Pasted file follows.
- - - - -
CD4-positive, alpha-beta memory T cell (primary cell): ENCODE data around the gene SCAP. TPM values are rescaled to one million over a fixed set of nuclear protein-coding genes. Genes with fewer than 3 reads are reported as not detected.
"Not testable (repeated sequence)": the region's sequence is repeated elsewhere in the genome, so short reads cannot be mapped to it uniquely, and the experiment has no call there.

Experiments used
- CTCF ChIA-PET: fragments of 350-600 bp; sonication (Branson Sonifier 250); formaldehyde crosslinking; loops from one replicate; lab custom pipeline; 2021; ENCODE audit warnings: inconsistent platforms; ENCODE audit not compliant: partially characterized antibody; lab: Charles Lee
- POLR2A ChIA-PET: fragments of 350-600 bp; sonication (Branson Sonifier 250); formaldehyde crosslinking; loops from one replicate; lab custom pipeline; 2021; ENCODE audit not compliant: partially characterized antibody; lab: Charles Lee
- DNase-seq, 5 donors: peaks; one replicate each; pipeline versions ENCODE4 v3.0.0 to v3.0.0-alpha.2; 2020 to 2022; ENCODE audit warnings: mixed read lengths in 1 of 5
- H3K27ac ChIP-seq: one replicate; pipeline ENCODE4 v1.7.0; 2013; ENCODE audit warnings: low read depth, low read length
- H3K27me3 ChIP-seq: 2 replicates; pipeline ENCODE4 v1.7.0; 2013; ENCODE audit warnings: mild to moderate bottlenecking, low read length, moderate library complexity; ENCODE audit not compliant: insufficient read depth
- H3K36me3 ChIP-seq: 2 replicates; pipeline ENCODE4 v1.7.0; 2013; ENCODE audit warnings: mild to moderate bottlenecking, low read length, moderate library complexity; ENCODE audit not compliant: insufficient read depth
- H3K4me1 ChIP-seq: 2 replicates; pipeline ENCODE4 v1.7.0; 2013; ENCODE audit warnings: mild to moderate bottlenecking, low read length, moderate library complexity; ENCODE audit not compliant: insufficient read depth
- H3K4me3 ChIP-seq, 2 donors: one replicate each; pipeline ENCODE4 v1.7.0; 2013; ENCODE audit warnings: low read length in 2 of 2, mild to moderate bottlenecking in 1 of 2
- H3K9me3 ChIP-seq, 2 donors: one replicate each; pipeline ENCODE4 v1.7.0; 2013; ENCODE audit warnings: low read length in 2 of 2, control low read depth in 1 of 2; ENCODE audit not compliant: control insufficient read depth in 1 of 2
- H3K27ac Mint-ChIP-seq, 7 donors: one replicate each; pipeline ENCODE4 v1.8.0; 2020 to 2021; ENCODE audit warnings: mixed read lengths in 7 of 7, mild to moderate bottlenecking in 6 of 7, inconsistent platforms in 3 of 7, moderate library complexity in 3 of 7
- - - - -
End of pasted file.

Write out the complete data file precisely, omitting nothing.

CD4-positive, alpha-beta memory T cell (primary cell): ENCODE data around the gene SCAP. TPM values are rescaled to one million over a fixed set of nuclear protein-coding genes. Genes with fewer than 3 reads are reported as not detected.
"Not testable (repeated sequence)": the region's sequence is repeated elsewhere in the genome, so short reads cannot be mapped to it uniquely, and the experiment has no call there.

Experiments used
- CTCF ChIA-PET: fragments of 350-600 bp; sonication (Branson Sonifier 250); formaldehyde crosslinking; loops from one replicate; lab custom pipeline; 2021; ENCODE audit warnings: inconsistent platforms; ENCODE audit not compliant: partially characterized antibody; lab: Charles Lee
- POLR2A ChIA-PET: fragments of 350-600 bp; sonication (Branson Sonifier 250); formaldehyde crosslinking; loops from one replicate; lab custom pipeline; 2021; ENCODE audit not compliant: partially characterized antibody; lab: Charles Lee
- DNase-seq, 5 donors: peaks; one replicate each; pipeline versions ENCODE4 v3.0.0 to v3.0.0-alpha.2; 2020 to 2022; ENCODE audit warnings: mixed read lengths in 1 of 5
- H3K27ac ChIP-seq: one replicate; pipeline ENCODE4 v1.7.0; 2013; ENCODE audit warnings: low read depth, low read length
- H3K27me3 ChIP-seq: 2 replicates; pipeline ENCODE4 v1.7.0; 2013; ENCODE audit warnings: mild to moderate bottlenecking, low read length, moderate library complexity; ENCODE audit not compliant: insufficient read depth
- H3K36me3 ChIP-seq: 2 replicates; pipeline ENCODE4 v1.7.0; 2013; ENCODE audit warnings: mild to moderate bottlenecking, low read length, moderate library complexity; ENCODE audit not compliant: insufficient read depth
- H3K4me1 ChIP-seq: 2 replicates; pipeline ENCODE4 v1.7.0; 2013; ENCODE audit warnings: mild to moderate bottlenecking, low read length, moderate library complexity; ENCODE audit not compliant: insufficient read depth
- H3K4me3 ChIP-seq, 2 donors: one replicate each; pipeline ENCODE4 v1.7.0; 2013; ENCODE audit warnings: low read length in 2 of 2, mild to moderate bottlenecking in 1 of 2
- H3K9me3 ChIP-seq, 2 donors: one replicate each; pipeline ENCODE4 v1.7.0; 2013; ENCODE audit warnings: low read length in 2 of 2, control low read depth in 1 of 2; ENCODE audit not compliant: control insufficient read depth in 1 of 2
- H3K27ac Mint-ChIP-seq, 7 donors: one replicate each; pipeline ENCODE4 v1.8.0; 2020 to 2021; ENCODE audit warnings: mixed read lengths in 7 of 7, mild to moderate bottlenecking in 6 of 7, inconsistent platforms in 3 of 7, moderate library complexity in 3 of 7